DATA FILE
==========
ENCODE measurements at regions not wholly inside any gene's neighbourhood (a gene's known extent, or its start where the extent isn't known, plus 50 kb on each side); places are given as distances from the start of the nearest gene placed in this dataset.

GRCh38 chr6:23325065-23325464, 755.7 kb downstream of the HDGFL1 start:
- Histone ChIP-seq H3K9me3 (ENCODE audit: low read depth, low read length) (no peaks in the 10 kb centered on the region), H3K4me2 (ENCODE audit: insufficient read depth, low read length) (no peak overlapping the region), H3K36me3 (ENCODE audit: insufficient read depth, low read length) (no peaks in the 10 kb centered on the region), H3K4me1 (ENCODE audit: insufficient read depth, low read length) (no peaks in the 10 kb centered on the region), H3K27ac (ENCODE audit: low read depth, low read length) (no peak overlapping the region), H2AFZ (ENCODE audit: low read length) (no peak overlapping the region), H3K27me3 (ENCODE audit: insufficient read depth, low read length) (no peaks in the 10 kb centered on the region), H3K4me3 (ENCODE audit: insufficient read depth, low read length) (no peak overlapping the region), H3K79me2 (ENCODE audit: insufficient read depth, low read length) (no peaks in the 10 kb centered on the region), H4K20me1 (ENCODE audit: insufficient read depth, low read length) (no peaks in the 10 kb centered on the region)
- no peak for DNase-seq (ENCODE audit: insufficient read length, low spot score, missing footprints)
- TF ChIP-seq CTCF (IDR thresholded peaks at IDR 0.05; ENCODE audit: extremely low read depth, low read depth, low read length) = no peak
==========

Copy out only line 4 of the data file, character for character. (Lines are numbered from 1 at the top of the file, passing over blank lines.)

- no peak for DNase-seq (ENCODE audit: insufficient read length, low spot score, missing footprints)